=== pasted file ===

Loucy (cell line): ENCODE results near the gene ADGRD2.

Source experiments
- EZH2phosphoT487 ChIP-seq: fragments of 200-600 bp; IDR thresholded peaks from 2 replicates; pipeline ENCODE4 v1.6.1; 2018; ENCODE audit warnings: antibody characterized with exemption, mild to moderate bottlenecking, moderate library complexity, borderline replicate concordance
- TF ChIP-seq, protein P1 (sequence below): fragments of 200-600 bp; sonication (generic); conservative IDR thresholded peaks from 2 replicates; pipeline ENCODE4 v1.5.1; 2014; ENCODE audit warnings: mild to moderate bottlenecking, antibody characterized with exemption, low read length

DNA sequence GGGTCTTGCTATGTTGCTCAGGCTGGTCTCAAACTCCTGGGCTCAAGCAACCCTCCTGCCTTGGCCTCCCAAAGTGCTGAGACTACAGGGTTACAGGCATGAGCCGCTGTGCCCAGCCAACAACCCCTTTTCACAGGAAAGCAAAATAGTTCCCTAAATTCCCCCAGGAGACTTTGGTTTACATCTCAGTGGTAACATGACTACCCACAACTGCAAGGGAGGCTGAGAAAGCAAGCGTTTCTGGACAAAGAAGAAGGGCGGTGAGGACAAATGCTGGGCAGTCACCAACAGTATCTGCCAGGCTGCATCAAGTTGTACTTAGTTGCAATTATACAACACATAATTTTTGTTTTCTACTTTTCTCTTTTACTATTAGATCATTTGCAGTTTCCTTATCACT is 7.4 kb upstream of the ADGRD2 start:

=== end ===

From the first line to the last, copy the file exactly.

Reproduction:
Loucy (cell line): ENCODE results near the gene ADGRD2.

Source experiments
- EZH2phosphoT487 ChIP-seq: fragments of 200-600 bp; IDR thresholded peaks from 2 replicates; pipeline ENCODE4 v1.6.1; 2018; ENCODE audit warnings: antibody characterized with exemption, mild to moderate bottlenecking, moderate library complexity, borderline replicate concordance
- TF ChIP-seq, protein P1 (sequence below): fragments of 200-600 bp; sonication (generic); conservative IDR thresholded peaks from 2 replicates; pipeline ENCODE4 v1.5.1; 2014; ENCODE audit warnings: mild to moderate bottlenecking, antibody characterized with exemption, low read length

DNA sequence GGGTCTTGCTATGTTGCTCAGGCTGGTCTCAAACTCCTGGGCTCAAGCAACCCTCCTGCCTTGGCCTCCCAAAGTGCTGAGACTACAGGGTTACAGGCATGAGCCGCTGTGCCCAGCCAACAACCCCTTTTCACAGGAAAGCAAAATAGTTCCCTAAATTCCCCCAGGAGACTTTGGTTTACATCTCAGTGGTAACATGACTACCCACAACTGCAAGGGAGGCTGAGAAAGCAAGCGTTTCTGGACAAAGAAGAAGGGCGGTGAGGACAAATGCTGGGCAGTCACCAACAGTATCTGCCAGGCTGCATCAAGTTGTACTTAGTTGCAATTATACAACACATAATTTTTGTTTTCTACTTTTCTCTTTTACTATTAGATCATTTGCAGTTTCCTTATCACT is 7.4 kb upstream of the ADGRD2 start: